Retired ranger reflects on wilderness area's 30 year anniversary


Retired ranger reflects on wilderness area's 30 year anniversary (06/26/13)

BOZEMAN, Mont. - An island of wilderness in a rising sea of development, that's how a retired wilderness ranger describes the Lee Metcalf Wilderness Area. It's around 20 miles south of Bozeman, in between the Madison and Gallatin Rivers, and stretches 259,000 acres, ten miles shy of West Yellowstone.

Jonathan Klein prepares for take-off. He's no stranger to the Lee Metcalf Wilderness Area.

"I was the very first wilderness ranger for the Bureau of Land Management, managing the Bear Trap Canyon Unit of the Lee Metcalf," says Klein.

He tells me the Lee Metcalf is unique in that it's divided into four units- Monument Mountain, Taylor-Hilgard, Spanish Peaks and Bear Trap Canyon.

"That was also the BLM's very first designated wilderness area," says Klein.

But Klein says, if leaders had waited much longer, there might not be any wilderness there at all due to a growing population and the kind of technology that can use the terrain, like snowmobiles and ATV's.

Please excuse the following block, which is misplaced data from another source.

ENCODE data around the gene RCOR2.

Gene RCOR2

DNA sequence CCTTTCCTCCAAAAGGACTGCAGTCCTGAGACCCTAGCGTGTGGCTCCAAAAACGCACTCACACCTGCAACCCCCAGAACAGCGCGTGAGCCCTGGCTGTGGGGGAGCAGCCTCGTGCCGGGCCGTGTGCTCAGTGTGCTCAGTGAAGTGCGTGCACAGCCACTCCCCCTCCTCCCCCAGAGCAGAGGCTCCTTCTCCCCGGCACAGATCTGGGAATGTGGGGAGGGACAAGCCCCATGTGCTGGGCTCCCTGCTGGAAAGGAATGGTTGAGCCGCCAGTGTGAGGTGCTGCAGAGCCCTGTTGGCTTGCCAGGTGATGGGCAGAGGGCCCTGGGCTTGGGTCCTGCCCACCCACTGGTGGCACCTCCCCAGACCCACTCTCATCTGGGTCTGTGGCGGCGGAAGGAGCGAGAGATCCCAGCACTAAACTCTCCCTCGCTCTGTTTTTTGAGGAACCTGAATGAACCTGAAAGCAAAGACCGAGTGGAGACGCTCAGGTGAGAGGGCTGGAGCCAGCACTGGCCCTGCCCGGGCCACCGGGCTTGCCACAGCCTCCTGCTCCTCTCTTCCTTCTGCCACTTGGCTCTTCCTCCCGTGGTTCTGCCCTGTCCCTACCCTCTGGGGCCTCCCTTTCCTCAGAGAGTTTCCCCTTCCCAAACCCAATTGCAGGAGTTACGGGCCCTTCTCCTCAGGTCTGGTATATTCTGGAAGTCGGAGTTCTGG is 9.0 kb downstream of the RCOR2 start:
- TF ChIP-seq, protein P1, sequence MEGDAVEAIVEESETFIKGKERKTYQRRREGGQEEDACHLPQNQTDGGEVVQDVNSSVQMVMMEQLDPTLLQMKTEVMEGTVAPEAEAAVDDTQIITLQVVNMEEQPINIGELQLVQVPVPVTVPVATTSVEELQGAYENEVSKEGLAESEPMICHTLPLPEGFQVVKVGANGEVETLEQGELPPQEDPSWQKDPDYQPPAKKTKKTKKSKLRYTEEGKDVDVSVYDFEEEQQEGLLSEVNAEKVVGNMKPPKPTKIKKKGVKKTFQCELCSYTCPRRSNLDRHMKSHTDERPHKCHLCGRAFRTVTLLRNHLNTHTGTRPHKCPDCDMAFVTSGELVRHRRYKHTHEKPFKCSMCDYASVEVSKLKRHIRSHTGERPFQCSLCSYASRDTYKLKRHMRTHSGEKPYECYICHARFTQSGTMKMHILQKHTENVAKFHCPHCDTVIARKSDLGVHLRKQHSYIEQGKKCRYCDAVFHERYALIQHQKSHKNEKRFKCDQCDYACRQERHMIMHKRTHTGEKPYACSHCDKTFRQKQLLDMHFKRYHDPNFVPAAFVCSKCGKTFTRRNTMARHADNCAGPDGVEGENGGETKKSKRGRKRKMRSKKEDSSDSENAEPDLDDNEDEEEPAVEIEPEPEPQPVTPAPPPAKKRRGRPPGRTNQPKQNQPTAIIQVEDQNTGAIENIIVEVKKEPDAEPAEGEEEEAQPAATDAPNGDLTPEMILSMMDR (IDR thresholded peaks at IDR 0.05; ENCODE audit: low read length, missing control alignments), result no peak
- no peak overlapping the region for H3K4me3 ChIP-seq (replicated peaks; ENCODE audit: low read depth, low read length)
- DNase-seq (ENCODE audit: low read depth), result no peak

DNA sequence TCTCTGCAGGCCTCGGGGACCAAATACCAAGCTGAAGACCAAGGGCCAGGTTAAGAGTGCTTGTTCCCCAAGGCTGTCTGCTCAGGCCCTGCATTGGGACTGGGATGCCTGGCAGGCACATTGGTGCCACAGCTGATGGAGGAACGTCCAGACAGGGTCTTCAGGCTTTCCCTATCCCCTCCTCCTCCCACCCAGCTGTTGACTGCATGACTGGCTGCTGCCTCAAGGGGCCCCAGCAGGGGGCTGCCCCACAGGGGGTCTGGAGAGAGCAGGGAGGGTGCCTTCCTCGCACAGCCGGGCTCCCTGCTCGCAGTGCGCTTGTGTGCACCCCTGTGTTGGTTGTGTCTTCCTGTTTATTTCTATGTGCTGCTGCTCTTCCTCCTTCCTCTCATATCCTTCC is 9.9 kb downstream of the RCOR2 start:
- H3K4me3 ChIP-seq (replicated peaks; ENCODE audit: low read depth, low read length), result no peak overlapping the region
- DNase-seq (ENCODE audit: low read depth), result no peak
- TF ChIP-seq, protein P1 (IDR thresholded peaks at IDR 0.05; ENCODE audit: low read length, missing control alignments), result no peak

"The wilderness, Lee Metcalf, is more or less an island of wilderness in a rising sea of development," says Klein.

It's home to grizzly bears, wolves, elk and wolverines and provides water for agriculture in the valley below.

That's not to mention the opportunities for hunting, fishing and solitary recreation.

"You could kind of get lost back in there and you can kind of feel a little bit like Lewis and Clark, like you're seeing nature for the first time, and that's becoming increasingly rare in this world that we live in today," explains Klein.

The flight is part of the summer of lee, an opportunity to celebrate the wilderness area and the man who helped make it a reality.

"Lee Metcalf was really the patron saint of wilderness in Montana. If you look at any wilderness area in Montana from ridge top to ridge top, Lee Metcalf had a hand in protecting that," says The Wilderness Society's Jared White.

While the former state senator never lived to see the area protected, folks with the Wilderness Society say he's made it possible for others to enjoy the land for years to come.

"It just creates a huge opportunity for future generations to be able to get out there and explore," says White.

Here are some facts about the Lee Metcalf Wilderness Area:

According to the Wilderness Society it has 70 lakes and is home to some of the wildest whitewater in Montana.

You'll find 28 trailheads with 300 miles of trails.

Hilgard is the highest peak in the wilderness area, topping out at over 11 thousand feet.

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